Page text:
Is Neoliberalism a Useful Word?

In one of the many heated Facebook debates I have had with friends the major question arises whether it makes any sense to use the word “neoliberalism” to describe anything. It is naturally important to define in each case what we mean by neoliberalism and if it is clear in the mind of the readers and discussants what is meant by neoliberalism in each case, we can make an authoritative statement about whether we should use the terminology.

But first to directly answer the question: ‘yes’, for me personally, and ‘it depends’ for whether it is generally useful. The usefulness of the term neoliberalism depends entirely on the political perspective of the person. People, who hate neoliberalism, use the word all the time (just do a Google Scholar search and get 253,000 results), while people, who like neoliberalism, hate the word. Thus, we have an interesting distinction between the word, the meaning and political perspective.

A normal word has a close association to its meaning and ideology often plays no role. If I say ‘table’ and assuming your knowledge of the English language, you will likely think of an object made out of wood, plastic or metal with a flat surface and one or a few legs to hold it up. We can have a different viewpoint around how many legs an ideal table should have or what the best material is, but we would not politically contest the basic definition I have given here. But in neoliberalism there is a clear distinction between word, personal ideology and meaning. Liking the ideology reduces one’s liking for the term, while hating the ideology increases one’s liking for the term.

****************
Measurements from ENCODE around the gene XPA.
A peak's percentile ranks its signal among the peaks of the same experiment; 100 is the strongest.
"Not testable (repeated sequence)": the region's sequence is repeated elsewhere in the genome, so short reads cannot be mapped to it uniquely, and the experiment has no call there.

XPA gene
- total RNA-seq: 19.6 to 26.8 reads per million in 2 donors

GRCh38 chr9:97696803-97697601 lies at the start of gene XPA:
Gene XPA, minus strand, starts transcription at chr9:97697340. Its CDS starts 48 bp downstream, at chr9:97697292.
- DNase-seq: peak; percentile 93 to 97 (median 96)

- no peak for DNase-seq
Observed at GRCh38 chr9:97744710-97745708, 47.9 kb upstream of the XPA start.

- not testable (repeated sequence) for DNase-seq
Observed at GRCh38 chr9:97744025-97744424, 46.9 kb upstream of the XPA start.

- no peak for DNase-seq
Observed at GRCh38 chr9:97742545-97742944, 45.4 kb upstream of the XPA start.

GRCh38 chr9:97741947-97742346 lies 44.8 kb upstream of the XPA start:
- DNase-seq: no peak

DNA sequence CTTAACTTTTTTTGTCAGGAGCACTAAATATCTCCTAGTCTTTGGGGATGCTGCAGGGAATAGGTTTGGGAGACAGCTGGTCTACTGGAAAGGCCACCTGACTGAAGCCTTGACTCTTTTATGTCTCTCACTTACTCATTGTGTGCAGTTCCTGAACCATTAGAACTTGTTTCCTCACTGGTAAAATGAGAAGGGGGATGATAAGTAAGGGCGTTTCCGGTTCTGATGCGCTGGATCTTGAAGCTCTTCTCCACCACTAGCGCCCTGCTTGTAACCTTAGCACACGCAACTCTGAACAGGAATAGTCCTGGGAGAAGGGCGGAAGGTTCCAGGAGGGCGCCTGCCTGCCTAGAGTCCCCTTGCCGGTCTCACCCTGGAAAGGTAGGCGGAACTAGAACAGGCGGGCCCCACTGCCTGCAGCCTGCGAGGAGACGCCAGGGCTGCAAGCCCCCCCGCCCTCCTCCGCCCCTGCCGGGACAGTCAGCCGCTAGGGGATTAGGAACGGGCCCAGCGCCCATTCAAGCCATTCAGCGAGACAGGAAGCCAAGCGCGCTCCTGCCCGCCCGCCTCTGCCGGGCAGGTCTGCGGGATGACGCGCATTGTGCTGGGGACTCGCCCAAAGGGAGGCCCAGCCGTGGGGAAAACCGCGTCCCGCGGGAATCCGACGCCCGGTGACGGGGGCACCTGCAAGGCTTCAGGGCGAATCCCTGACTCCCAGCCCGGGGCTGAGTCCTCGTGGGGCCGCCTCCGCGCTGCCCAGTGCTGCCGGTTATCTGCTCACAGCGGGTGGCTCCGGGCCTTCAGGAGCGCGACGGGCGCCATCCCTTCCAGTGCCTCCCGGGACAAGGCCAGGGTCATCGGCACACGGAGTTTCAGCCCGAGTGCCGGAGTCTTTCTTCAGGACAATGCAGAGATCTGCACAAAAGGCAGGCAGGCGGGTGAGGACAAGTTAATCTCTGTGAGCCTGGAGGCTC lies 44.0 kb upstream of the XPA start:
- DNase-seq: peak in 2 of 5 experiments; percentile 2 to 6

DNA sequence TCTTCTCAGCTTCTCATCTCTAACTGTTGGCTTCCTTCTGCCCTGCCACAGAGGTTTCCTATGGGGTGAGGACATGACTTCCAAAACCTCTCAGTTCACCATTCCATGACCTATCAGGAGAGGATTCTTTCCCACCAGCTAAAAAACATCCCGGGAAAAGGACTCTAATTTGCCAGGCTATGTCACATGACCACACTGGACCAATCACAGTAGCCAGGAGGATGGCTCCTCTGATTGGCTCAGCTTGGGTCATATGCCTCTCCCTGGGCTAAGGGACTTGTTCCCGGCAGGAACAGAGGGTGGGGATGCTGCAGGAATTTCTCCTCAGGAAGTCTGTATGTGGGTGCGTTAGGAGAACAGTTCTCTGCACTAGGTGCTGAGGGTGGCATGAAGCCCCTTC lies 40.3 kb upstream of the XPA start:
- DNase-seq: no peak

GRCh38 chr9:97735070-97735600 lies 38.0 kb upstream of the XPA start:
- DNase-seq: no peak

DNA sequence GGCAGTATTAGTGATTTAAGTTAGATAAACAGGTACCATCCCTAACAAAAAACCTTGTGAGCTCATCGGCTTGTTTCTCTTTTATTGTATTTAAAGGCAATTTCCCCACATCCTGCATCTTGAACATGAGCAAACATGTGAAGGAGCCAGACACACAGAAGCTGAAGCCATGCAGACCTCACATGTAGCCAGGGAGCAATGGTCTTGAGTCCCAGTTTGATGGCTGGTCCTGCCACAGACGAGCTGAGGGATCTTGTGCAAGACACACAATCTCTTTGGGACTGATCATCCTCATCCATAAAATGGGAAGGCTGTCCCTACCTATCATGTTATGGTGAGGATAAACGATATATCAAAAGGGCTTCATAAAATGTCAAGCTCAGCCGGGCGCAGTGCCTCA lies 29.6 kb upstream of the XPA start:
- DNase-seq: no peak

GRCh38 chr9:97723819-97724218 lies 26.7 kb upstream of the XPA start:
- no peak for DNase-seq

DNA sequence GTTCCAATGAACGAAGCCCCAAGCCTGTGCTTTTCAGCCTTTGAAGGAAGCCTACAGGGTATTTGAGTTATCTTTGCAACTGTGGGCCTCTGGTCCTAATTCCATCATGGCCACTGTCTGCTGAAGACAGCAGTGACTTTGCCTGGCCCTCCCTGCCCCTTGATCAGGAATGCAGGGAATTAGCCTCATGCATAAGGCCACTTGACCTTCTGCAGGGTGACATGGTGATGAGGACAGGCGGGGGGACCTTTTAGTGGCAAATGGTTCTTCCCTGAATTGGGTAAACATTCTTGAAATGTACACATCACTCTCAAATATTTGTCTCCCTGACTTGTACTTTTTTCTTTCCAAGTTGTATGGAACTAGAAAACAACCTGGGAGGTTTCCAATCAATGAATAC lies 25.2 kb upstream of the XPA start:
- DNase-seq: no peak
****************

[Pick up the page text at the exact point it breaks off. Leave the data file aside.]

Is neoliberalism a scientific term? People with a more natural scientific inclination would frown and dispute that a term that is so laden with personal feelings and ideological background can have any usefulness in science. If the theory of relativity were not E=mc2, implying E=Energy, m=mass and c=speed of light in a vacuum, because we have different political ideologies, then we don’t have a useful concept. Observations in nature that follow a particular rule have to be summarized in a theory that makes sense to all individuals and by replication of experiments can be repeated precisely.

Clearly, another important scientific domain- where we need to have full agreement over the content regardless of political ideology- is climate change. Here it is superbly difficult given that there is an extreme political faction in the United States that denies the existence of climate change, claiming that there is a political ploy to reduce US competitiveness (see President Trump and the Republican Party). The lack of deference to climate scientists, who have devoted their careers to study these very questions, creates the dilemma that we are ineffectively doing things to tackle and counteract climate change.